Marga : path

Maya : Maya is the power of Brahman, the creative aspect of God. It is also the cosmic illusion that creates ignorance and veils the vision of Brahman. Due to the power of Maya, Brahman, the One Reality, is perceived as the manifold universe.

Nirvikalpa Samadhi : Seedless highest transcendental state of consciousness. The highest sate of realization in which the spiritual aspirant attains oneness with the absolute. The Goal of human birth!

Om also AUM : The sacred first name of God. The seed symbol out of which creation is said to have arisen. The first Word, and the first Mantra.

Pooja or Puja : Ritualistic worship

Prakriti : Primordial nature; the material principle of the world, which in association with Purusha, creates the universe. Prakriti is one of the two ultimate realities of Samkhya philosophy. Advaita differs with this point of view.

Prana : In the physical body, prana is the vital breath that sustains life and manifests as thought, bodily functions, and physical actions. Breathing is the most dramatic expression of prana. In the cosmos, prana is the sum total of all primal energy that manifests as motion, gravitation, magnetism, etc.

Prarthana : Prayer.

Pranam : Salutation.

Pratyahara : Withdrawal of the mind from the objects of senses.

Pravrajika : Title of women who have taken final vows of renunciation or sannyas. The corresponding word for men is Swami.

Puja or Pooja : Ritualistic worship.

Purusha : One of the two ultimate Realities of Samkhya philosophy. The divine Self, the absolute Reality, pure Consciousness. The only sentient existence.


Rama Sri, also Ramachandra: One Avatar of Vishnu; hero of Ramayana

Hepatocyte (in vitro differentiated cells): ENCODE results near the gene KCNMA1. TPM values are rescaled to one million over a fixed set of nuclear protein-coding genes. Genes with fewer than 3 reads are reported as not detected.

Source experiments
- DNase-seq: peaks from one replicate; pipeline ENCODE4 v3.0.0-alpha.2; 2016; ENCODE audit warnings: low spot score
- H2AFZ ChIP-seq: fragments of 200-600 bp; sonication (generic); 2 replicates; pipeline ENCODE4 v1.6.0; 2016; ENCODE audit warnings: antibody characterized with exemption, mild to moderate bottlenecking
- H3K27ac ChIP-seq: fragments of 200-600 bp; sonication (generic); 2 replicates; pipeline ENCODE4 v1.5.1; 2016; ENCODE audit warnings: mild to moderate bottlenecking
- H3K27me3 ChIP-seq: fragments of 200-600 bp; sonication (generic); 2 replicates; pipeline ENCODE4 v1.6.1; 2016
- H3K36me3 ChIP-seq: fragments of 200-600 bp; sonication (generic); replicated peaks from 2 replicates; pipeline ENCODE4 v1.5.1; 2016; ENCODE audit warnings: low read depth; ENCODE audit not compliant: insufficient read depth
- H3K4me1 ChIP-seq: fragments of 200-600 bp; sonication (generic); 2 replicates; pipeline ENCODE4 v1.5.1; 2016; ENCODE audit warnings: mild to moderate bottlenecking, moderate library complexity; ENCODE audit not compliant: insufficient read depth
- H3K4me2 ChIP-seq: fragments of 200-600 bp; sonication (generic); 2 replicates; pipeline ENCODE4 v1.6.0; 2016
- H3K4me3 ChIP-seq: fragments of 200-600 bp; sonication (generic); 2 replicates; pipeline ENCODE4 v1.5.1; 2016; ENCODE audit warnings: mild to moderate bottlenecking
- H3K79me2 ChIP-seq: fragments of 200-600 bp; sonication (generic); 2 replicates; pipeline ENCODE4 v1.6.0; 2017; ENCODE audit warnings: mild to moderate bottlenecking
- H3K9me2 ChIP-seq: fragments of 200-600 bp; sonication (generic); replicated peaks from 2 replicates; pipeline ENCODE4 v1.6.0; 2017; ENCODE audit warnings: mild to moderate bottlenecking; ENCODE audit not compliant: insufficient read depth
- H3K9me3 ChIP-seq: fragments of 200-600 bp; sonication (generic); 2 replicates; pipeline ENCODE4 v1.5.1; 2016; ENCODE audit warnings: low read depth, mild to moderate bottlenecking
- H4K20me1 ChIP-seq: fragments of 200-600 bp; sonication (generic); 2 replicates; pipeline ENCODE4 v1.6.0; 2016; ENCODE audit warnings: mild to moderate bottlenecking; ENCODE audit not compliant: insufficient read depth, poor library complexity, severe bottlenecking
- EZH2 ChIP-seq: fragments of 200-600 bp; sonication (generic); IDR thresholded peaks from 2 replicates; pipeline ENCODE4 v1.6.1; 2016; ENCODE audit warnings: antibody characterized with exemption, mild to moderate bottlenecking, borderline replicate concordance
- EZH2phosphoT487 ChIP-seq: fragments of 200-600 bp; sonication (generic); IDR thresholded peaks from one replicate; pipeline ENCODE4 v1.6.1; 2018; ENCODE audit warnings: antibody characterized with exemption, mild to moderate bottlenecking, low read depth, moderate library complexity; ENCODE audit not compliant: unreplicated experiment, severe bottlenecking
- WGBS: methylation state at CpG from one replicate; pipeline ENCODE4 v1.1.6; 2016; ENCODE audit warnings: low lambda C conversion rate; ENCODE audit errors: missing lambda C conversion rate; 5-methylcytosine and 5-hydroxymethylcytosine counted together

Ramakrishna Sri : (1836 - 1886) A God-man of India who is considered by many to be an incarnation of God. His message stressed the essential unity of all religions, the innate divinity of each soul and humanity as a whole. He maintained that the only goal of human birth is to attempt to realize this innate divinity.

Raja Yoga : Lit., "Royal Yoga". It is the path of meditation there by one attains union with the absolute through control of internal and external forces (the mind).

Rajas : The guna which expresses itself as activity, restlessness, and passion, ambition, etc.

Ramanuja : Ramanujacharya was the eleventh-century saint philosopher who propagated the school of "qualified nondualism - Vishithadvaita". He wrote commentaries on Brahma Sutras and the Gita along with other original treatises, which advocated his philosophy of devotion to God and his creatures as the highest ideal of human life.

Rishi : Seer of spiritual Truths. Usually the term refers to the ancient Hindu Seers to whom the Vedas were revealed. A Sage.

Sadhana : Spiritual discipline or practice.

Sahasrara : The 'Thousand-petalled' Lotus, the highest chakra in Yoga.

Samadhi : The superconscious state in which one experiences one's identity with the ultimate Reality.